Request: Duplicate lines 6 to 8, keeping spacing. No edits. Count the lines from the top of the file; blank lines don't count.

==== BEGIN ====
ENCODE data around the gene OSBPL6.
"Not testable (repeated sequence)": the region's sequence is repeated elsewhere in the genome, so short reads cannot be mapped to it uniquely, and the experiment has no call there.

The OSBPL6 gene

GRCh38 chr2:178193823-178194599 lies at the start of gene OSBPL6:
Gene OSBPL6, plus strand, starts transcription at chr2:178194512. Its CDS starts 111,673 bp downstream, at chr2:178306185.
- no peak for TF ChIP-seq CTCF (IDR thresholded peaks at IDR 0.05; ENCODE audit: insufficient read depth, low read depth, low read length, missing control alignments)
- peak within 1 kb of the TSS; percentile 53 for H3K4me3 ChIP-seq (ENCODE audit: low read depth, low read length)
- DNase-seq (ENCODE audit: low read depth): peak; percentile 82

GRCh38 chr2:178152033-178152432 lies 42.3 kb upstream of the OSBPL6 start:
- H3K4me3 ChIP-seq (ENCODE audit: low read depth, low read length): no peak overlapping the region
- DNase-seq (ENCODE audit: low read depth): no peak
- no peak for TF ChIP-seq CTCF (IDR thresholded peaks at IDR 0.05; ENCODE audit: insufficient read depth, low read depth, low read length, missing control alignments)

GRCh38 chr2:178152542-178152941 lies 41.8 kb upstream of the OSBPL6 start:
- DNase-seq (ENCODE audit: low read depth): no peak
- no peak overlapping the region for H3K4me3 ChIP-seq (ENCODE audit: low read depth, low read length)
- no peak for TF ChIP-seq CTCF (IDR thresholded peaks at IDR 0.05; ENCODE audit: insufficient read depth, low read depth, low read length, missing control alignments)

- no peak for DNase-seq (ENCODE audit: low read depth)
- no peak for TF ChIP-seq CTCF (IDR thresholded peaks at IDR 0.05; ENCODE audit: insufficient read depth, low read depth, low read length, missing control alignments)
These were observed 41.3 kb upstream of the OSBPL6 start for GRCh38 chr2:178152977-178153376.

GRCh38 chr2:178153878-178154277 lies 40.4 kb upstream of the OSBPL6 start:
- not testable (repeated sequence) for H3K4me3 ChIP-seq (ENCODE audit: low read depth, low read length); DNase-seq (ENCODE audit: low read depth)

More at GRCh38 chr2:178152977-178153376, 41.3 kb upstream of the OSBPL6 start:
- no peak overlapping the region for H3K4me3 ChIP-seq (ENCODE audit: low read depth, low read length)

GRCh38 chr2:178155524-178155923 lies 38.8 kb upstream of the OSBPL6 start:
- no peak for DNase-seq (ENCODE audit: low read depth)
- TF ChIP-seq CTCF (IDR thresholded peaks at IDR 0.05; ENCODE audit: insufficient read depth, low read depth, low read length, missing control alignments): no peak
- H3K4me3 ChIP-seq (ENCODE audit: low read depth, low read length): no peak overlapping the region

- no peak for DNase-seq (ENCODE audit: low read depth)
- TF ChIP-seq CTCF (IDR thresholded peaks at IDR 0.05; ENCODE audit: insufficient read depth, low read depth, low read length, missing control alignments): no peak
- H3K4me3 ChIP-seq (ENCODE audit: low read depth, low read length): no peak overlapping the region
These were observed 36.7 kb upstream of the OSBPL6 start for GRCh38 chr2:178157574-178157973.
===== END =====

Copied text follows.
- no peak for TF ChIP-seq CTCF (IDR thresholded peaks at IDR 0.05; ENCODE audit: insufficient read depth, low read depth, low read length, missing control alignments)
- peak within 1 kb of the TSS; percentile 53 for H3K4me3 ChIP-seq (ENCODE audit: low read depth, low read length)
- DNase-seq (ENCODE audit: low read depth): peak; percentile 82